Opposition leader, Philip J. Pierre has warned that there may be a monopoly situation in banking here.
His comments follow the announcement that Canadian-based Bank of Nova Scotia had agreed to sell its operations in nine Caribbean countries to a Trinidad-based financial institution.
“What that calls for is, we have to look at monopoly and trust rules and regulations and I think we should do that at the level of the OECS,’ Pierre, who is an economist said.
He asserted that mergers and acquisitions will continue.
Pierre noted that the bank is going to become further involved in the financial system by moving into insurance.
“So it calls for legislation regarding mergers and acquisitions and legislation regarding new business orgnisations and I recommend that we do this at the OECS level,” he told reporters Wednesday.
According to the Saint Lucia Labour Party (SLP) leader, there is need to examine the legal framework under which businesses operate, including regulations pertaining to mergers and monopolies.
“Also it calls into question the role of the Central Bank. The Central Bank may have to look again at its role because what may happen is since you have a near monopoly situation in the banking system, the banks may want to increase charges and fees,” Pierre explained.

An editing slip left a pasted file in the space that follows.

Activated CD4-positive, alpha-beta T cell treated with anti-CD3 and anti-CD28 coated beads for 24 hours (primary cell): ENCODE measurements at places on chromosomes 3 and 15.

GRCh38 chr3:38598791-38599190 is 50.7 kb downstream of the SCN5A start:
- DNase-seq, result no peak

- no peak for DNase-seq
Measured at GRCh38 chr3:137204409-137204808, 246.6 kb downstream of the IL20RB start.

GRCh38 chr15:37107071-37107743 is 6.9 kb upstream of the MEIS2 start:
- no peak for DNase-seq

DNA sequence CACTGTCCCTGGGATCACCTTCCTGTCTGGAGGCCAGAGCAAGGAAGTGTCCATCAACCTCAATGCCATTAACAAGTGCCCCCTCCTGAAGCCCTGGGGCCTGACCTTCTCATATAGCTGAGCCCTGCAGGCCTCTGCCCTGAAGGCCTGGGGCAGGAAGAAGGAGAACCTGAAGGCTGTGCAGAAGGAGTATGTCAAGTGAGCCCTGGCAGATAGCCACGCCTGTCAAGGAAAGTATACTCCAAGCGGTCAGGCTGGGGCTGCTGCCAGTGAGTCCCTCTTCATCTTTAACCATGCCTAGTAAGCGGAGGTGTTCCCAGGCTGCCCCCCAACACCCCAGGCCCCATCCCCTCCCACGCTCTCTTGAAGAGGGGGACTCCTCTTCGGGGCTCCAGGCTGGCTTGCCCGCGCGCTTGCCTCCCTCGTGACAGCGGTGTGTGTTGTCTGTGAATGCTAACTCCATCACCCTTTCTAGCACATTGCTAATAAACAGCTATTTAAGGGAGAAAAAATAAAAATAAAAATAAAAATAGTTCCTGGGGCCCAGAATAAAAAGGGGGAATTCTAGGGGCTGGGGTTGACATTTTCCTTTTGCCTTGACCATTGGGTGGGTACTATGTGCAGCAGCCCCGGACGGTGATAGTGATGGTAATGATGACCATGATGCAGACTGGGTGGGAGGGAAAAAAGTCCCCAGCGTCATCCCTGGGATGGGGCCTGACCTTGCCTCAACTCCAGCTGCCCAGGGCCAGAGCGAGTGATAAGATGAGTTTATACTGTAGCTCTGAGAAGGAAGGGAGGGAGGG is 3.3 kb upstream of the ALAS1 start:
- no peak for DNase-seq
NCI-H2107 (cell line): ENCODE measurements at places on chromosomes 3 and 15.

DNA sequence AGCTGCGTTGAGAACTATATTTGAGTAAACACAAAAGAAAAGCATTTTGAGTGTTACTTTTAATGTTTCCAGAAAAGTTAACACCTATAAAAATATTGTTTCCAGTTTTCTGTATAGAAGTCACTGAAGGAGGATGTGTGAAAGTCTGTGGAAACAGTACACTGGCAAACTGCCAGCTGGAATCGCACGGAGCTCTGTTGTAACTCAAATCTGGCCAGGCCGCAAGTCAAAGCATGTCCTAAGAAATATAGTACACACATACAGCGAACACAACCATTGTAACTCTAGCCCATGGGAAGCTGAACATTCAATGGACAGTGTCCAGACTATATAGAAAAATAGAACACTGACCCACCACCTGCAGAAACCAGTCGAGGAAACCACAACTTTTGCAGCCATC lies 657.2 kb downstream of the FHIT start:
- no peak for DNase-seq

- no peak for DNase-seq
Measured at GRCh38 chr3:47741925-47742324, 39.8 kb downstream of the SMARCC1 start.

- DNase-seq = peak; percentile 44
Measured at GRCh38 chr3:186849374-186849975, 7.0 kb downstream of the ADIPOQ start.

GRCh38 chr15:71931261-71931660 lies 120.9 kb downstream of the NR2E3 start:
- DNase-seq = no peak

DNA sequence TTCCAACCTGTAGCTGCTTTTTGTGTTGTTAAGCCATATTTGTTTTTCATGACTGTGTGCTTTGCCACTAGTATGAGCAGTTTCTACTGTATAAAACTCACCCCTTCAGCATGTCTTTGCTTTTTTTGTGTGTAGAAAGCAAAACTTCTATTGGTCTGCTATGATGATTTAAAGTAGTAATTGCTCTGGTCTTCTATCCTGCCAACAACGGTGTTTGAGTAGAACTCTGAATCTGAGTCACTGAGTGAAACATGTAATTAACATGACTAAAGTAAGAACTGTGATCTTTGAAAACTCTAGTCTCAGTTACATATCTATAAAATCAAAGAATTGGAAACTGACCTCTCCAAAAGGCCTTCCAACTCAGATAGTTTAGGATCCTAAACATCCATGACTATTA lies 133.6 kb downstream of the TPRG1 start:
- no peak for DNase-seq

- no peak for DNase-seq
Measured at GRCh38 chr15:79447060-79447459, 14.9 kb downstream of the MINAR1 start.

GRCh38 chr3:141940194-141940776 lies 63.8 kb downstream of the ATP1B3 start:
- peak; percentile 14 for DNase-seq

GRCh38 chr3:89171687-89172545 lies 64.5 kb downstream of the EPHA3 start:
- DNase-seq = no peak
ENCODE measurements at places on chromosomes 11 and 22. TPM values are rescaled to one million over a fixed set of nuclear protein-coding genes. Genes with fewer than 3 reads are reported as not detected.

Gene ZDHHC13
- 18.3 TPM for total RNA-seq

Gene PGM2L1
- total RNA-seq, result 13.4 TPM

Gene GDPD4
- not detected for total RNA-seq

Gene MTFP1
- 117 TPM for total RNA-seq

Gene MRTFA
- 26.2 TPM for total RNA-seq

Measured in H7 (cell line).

“ It calls for our local and indigenous financial institutions to come to the fore – our credit unions must come to the fore because what’s happening is a very serious thing. It is going to happen more and more. You are going to have one big player operating in the system and once you have one big player there may be chances of things not going as they ought to,” Pierre declared.
Scotiabank said Tuesday it has signed an agreement to sell its banking operations in nine markets — including Grenada, St. Maarten and St. Lucia — to Republic Financial Holdings Ltd. for an undisclosed amount.
The bank also said its subsidiaries in Jamaica and Trinidad and Tobago will sell their insurance operations and partner with Sagicor Financial Corp. Ltd. to provide products and services in the two countries, for an undisclosed amount.
While urging the consideration of legislation relating to mergers and monopolies, Philip J. Pierre said it was not a case of being anti-business or being against expansion or discouraging the transfer of knowledge and technology.
But he asserted that there was need to protect the consumer.
“When you have a situation where you have one big player in the system then the consumer suffers and for the consumer not to suffer, you need proper legislation,” Pierre told reporters.
He nevertheless asserted that on the bright side of things, with one large player it may be easier to deal with de-risking issues.
“It’s a threat, but it’s an opportunity and I hope that with one big player the consumer does not suffer unduly.”